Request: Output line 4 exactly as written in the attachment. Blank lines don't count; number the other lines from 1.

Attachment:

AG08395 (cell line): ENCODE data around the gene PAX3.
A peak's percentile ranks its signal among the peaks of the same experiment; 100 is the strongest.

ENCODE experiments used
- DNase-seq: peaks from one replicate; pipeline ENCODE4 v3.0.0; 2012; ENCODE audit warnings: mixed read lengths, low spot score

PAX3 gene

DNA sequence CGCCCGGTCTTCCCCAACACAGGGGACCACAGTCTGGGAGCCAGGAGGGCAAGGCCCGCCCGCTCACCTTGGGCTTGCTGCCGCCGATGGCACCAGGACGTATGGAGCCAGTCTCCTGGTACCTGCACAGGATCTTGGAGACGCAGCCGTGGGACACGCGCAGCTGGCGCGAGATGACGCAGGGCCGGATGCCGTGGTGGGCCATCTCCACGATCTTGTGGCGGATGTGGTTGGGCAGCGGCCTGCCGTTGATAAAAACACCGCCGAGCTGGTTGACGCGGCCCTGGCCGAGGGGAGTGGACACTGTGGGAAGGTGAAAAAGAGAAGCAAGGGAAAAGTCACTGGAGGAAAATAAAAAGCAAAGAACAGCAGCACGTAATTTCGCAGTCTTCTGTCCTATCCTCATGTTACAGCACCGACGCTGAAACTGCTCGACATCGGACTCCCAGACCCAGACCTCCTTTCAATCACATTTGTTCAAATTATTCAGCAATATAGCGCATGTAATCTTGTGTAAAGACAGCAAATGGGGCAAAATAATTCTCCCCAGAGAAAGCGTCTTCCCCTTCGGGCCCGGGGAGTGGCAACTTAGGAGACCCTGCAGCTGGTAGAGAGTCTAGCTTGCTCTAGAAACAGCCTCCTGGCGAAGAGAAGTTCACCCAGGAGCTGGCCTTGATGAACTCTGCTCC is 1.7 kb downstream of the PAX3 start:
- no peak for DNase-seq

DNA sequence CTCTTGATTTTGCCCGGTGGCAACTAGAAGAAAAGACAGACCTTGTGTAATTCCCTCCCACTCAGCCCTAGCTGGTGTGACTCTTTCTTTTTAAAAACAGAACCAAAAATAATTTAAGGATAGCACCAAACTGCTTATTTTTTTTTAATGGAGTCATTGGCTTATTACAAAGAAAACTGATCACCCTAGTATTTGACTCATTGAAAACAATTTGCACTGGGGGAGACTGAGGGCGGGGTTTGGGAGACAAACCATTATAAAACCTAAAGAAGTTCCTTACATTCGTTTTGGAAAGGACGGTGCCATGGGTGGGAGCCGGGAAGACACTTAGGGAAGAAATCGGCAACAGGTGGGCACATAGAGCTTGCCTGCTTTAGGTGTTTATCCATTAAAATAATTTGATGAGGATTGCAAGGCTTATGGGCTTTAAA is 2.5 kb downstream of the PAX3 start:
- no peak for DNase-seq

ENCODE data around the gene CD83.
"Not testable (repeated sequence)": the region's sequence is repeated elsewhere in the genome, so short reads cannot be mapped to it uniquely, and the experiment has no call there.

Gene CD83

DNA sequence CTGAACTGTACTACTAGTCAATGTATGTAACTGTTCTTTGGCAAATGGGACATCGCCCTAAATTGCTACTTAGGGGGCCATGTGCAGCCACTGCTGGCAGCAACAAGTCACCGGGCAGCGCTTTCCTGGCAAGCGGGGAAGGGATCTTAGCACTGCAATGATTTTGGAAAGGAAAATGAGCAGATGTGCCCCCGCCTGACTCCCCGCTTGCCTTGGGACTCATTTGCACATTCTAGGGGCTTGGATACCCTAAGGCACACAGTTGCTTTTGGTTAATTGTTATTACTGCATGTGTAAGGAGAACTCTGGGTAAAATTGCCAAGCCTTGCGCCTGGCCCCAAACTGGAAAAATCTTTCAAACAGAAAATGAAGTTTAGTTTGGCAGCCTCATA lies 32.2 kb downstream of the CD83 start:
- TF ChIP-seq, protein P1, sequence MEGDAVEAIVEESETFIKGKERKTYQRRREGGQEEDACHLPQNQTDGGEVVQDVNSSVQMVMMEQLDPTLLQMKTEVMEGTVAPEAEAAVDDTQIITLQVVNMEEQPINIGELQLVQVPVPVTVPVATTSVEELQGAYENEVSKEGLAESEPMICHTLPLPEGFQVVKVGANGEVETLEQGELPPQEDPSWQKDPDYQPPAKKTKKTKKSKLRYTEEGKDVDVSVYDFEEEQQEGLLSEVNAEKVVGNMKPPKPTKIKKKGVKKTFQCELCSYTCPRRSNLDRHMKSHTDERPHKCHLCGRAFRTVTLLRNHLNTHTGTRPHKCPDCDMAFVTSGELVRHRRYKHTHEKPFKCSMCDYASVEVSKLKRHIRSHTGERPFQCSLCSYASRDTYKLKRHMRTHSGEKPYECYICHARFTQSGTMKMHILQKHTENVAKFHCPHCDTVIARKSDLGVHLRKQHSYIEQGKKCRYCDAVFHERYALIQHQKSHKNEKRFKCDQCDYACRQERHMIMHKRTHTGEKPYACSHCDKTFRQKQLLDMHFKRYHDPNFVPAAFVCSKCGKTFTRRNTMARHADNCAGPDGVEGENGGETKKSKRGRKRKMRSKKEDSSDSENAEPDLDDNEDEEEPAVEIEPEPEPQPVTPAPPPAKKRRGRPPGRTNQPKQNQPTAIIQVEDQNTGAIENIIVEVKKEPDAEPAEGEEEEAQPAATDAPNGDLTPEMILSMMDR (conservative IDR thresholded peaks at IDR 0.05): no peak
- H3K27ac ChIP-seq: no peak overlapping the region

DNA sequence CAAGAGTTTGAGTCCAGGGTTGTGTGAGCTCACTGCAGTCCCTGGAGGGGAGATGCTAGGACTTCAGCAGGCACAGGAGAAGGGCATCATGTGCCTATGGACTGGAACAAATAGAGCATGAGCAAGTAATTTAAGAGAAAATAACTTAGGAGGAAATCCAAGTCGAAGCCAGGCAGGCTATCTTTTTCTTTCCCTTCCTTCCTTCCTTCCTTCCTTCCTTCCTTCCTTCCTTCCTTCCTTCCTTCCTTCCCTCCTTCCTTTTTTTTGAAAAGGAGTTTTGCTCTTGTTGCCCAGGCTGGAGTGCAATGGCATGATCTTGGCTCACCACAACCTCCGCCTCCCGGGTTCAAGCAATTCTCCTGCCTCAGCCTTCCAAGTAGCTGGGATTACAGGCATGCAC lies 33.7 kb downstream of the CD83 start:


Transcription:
- DNase-seq: peaks from one replicate; pipeline ENCODE4 v3.0.0; 2012; ENCODE audit warnings: mixed read lengths, low spot score